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Archive for the tag 'surf avenue'

RKO Tilyou Theatre exterior

The RKO Tilyou Theater. Built in the 1920s and now destroyed. It represents the rise of Coney Island as an amusement destination. (Source: Cinema Treasures)

The RKO Tilyou is one of those landmarks of Southern Brooklyn that have long been demolished but still live on through pictures and legacy. Originally built in 1926 on Surf Avenue, the theater belonged to a Coney Island family that helped define the waterfront neighborhood as an amusement destination.

The theater’s peculiar name comes from the family, the Tilyous, that opened the cinema. And the story of the theater is intertwined with the Tilyou family, a long line of people that the Brooklyn Museum describe as being “intimately connected with Coney Island as providers of entertainment.”

On the opening night of March 18, 1926, the theater featured vaudeville and the film Three Faces East, according to Cezar Del Valle. He has published two volumes on old theaters in Brooklyn called The Brooklyn Theater Index. There is soon to be a third volume that will feature the Tilyou theater along with many other oldies in Southern Brooklyn.

Cinema Treasures, another site for old theaters, writes this about the Tilyou theater:

This grand old theatre had its heyday in the golden era of Coney Island. It stood one block away from the Shore Theatre and Steeplechase Park, all on Surf Avenue. The Tilyou Theatre was opened by B.S. Moss on March 18, 1926.

The Shore Theater that is referred to above is last remaining theaters of the era still standing in Coney Island.

The Tilyous also enjoyed fame and glory during that time. Their legacy stretches back into the mid-19th century when Peter Tilyou opened a  Surf House in 1865 before Coney Island’s “golden era.” The neighborhood was beginning to transform into a world of amusement. The tavern quickly became a popular waterhole close to the terminus of the first rail line, according to the Brooklyn Museum. Peter’s son, George, went on to open Steeplechase Park in 1897 and the family eventually went on to open the RKO theater along with a Ferris Wheel “and other rides scattered along the beach,” according to Coney Island History.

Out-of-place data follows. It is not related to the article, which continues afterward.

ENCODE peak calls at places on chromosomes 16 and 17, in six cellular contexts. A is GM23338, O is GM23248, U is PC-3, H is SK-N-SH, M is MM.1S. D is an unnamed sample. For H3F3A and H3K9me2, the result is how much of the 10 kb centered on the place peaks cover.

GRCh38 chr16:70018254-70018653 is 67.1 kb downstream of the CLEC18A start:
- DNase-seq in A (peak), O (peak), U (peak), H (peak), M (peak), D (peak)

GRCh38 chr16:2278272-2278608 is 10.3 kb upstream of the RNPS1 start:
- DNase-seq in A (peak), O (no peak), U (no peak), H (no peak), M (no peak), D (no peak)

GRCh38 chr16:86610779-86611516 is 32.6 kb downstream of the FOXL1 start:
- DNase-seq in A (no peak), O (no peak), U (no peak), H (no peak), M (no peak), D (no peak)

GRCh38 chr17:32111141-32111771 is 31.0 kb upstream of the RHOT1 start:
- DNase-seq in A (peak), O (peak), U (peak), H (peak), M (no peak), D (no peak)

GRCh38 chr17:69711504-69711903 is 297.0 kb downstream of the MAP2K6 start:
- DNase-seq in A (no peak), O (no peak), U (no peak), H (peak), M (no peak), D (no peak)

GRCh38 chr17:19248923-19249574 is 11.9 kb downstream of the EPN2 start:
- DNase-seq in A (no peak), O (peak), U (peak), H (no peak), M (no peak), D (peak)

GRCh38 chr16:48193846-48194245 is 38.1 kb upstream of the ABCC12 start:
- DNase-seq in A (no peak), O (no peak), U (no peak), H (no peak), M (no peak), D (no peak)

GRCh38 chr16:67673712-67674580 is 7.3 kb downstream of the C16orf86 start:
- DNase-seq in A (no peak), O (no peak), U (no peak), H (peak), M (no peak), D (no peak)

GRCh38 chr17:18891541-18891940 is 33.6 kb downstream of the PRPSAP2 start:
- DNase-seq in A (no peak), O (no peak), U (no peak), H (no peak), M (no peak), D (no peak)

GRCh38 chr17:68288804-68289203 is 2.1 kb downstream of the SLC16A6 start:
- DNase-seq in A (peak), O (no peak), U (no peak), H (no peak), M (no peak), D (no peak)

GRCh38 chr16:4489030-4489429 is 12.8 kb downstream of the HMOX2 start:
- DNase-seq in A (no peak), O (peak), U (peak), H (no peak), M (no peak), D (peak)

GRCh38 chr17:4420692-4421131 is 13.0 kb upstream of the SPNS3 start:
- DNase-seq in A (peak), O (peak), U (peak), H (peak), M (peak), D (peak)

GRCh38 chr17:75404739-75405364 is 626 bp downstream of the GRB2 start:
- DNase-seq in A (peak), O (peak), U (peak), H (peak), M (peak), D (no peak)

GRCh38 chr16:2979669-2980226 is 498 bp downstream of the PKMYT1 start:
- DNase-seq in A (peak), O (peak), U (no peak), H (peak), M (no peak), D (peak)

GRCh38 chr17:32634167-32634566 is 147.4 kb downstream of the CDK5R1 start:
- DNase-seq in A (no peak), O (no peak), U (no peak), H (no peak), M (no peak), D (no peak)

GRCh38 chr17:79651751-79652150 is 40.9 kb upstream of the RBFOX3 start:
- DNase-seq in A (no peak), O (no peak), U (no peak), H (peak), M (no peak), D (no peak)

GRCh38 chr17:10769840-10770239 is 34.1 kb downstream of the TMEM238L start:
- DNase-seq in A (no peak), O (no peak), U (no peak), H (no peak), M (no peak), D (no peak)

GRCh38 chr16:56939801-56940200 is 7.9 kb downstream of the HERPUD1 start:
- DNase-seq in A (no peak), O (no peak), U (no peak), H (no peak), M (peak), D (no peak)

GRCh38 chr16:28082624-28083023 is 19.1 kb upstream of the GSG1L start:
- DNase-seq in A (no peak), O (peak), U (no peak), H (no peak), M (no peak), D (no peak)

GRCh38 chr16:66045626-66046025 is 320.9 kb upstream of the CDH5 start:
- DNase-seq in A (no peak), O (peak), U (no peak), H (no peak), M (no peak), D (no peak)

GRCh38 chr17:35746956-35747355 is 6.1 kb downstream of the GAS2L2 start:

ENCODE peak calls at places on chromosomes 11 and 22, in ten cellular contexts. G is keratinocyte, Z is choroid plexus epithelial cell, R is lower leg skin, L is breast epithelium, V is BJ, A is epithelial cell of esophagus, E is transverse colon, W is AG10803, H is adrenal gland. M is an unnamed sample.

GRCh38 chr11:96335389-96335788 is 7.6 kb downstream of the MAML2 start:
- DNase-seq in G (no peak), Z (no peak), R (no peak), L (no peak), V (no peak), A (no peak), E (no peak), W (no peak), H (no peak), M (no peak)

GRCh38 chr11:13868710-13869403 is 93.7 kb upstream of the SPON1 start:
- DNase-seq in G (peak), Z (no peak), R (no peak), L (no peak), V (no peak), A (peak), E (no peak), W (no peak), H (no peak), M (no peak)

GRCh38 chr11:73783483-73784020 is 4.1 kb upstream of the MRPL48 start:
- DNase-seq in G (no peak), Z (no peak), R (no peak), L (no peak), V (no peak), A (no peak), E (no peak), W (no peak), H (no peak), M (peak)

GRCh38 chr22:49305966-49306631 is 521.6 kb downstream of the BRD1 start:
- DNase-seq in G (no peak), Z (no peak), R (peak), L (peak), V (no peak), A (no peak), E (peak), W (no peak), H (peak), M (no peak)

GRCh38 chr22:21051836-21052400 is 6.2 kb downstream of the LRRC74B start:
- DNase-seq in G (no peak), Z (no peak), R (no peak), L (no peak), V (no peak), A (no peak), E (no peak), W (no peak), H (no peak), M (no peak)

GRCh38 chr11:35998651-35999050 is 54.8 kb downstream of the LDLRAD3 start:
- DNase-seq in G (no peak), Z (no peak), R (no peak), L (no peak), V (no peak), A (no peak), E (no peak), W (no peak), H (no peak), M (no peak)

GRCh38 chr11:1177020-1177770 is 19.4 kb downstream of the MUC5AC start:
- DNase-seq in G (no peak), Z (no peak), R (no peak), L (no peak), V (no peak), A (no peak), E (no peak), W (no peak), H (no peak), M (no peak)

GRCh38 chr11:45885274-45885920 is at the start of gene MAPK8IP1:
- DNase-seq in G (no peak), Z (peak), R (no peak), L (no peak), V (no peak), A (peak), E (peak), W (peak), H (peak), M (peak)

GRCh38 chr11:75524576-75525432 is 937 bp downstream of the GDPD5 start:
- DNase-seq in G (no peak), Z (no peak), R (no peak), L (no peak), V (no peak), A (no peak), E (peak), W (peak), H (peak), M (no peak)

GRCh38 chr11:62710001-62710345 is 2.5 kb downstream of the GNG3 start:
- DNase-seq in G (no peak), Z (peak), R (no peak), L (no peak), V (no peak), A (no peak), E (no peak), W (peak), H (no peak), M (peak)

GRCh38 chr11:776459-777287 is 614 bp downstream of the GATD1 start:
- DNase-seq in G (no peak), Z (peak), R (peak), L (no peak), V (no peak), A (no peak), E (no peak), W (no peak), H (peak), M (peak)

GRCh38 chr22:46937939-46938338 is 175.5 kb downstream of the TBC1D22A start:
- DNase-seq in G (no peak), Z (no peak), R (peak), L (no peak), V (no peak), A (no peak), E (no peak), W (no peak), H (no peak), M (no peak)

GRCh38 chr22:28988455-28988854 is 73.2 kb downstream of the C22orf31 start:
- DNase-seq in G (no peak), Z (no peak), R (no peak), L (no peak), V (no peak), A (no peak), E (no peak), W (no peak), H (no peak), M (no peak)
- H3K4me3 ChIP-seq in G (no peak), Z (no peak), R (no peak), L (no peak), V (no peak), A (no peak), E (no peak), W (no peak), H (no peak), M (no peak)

The account continues:

[George] Tilyou became Coney’s biggest booster and a philanthropist who supported local orphanages, the Catholic church, children’s hospitals, and other charities.

In 1897, George moved his mechanical horse-racing-themed rides into an enclosed park at West 16th Street and Surf Avenue.

George died in 1914 and his children continued to run the park and the various other sources of amusement the family owned. Then in 1964, they sold the Steeplechase Park to a developer who demolished it. Not long after that, in 1973, the RKO Theater was also demolished.

In its twilight, it was running action double features at bargain prices.

Source: Facebook

Cha Cha’s Bar and Grill on Surf Avenue is closing its doors for good, according to a report from Amusing the Zillion.

Like practically every establishment on Coney Island, Superstorm Sandy ravaged the business, though no reason for the closure was given in the sad Twitter announcement.

Cha Cha’s relocated to Surf Avenue last spring when they lost their lease on their boardwalk spot. After Sandy knocked them out of business, plans were put into motion for a January reopening, but for whatever reason those plans have been axed.

Fare thee well, Cha Cha’s…

Source: w00kie via Flickr

While we didn’t plan on doing another Coney Island story today, with summer on its way and Coney Island still in a transitional period, there’s simply an above average amount of chatter out there. With so many changes on the horizon, we want to give Bensonhurst Bean’s readers a heads up on what to expect at the beach this summer.

Coney Island developer Joe Sitt – who has become very unpopular with preservationists in recent years – says the suburban mall-like building erected by his firm Thor Equities on the Stillwell Avenue site of an historic structure he had demolished is only temporary, and is just one of many changes (shudder) in store for the People’s Playground. Continue Reading »